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Stories for January 1, 2013

Cliff Avoided: Congress Staves Off Tax Hikes

Jan. 1
Associated Press
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Past its own New Year's deadline, a weary Congress sent President Barack Obama legislation to avoid a national "fiscal cliff" of middle class tax increases and spending cuts late Tuesday night in the culmination of a struggle that strained America's divided government to the limit.

The Slow Carving Of The Crazy Horse Monument

Jan. 1
Charles Michael Ray / NPR
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South Dakota is famously home to Mount Rushmore, but it's also been making room for a second colossal mountain carving that, when finished, will dwarf the four presidents.

Bill To Avert Fiscal Cliff Heads To House

Jan. 1
Associated Press
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Legislation to negate a fiscal cliff of across-the-board tax increases and sweeping spending cuts to the Pentagon and other government agencies is headed to the GOP-dominated House after bipartisan, middle-of-the-night approval in the Senate capped a New Year's Eve drama unlike any other in the annals of Congress.

Drinks, Diets And Meat: Hits Of 2012, Predictions For 2013

Jan. 1
April Fulton / NPR

As the new year begins, we here at The Salt are looking back at the food topics that got you talking in 2012, and pondering which conversations will continue in 2013. (And, like many of you, we're also firmly swearing off the holiday cookies.) So, instead, feast your eyes on this roundup of our top stories from the past 12 months:

2012: The Cinema Junkie Awards

Jan. 1
By Beth Accomando
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Looking back on 2012 I find some glorious high points but overall a rather bland year.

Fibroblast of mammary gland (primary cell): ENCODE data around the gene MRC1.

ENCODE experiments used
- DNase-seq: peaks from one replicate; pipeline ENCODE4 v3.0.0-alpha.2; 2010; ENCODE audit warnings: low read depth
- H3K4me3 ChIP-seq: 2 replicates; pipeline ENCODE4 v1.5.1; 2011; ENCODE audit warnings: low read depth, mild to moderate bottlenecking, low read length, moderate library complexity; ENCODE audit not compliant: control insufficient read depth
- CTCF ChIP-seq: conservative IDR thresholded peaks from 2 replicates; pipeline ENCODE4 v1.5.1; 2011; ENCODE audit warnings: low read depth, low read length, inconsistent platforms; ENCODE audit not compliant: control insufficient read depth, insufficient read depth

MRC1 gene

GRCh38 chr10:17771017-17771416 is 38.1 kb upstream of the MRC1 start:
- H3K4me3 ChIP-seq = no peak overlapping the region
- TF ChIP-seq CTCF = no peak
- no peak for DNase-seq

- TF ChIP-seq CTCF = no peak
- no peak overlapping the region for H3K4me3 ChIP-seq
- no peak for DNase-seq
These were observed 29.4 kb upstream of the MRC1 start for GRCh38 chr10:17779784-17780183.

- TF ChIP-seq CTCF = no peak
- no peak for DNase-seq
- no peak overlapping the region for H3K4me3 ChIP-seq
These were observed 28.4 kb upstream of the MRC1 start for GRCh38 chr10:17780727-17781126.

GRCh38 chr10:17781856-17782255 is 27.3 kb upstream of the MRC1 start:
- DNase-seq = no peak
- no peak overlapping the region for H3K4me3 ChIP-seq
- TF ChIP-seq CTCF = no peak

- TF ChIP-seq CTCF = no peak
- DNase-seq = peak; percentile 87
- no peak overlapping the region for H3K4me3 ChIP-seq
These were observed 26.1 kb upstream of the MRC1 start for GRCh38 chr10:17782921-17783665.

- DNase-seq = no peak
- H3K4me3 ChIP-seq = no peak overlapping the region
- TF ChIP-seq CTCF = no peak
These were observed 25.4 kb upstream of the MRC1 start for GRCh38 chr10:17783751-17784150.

Formalizing A Border Crossing At Boquillas

Jan. 1
Lorne Matalon
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Informal border crossings, like the one between Big Bend National Park in Texas and Boquillas, Mexico, were closed after 9/11. But a port of entry at Boquillas may open again.

Ball In Boehner's Court After Senate Approves Fiscal Cliff Deal

Jan. 1
Scott Neuman / NPR

The Senate spent the first few hours of the New Year ironing out the final details of a plan to roll back a package of automatic spending cuts and tax increases that technically went into effect at midnight.

Coming Home -- And Out -- In The South

Jan. 1
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Many years ago, a young Chad Griffin left his hometown of Arkadelphia, Ark., to pursue a career in politics. Today, he's the newest head of the Human Rights Campaign (HRC) -- a powerful gay rights group based in Washington, D.C.

New Year Brings Minimum Wage Hikes In 10 States

Jan. 1
Catherine Welch / NPR

On Tuesday, the minimum wage in 10 states will increase by anywhere from a dime to 35 cents.

Rift With China Clouds Solar Industry's Future

Jan. 1
Lauren Sommer / NPR

It's been a banner year for solar energy. The United States is on track to install a record number of solar power systems -- thanks in large part to low-cost solar panels from China. That's been challenging for American manufacturers, and federal officials have put trade tariffs on Chinese panels.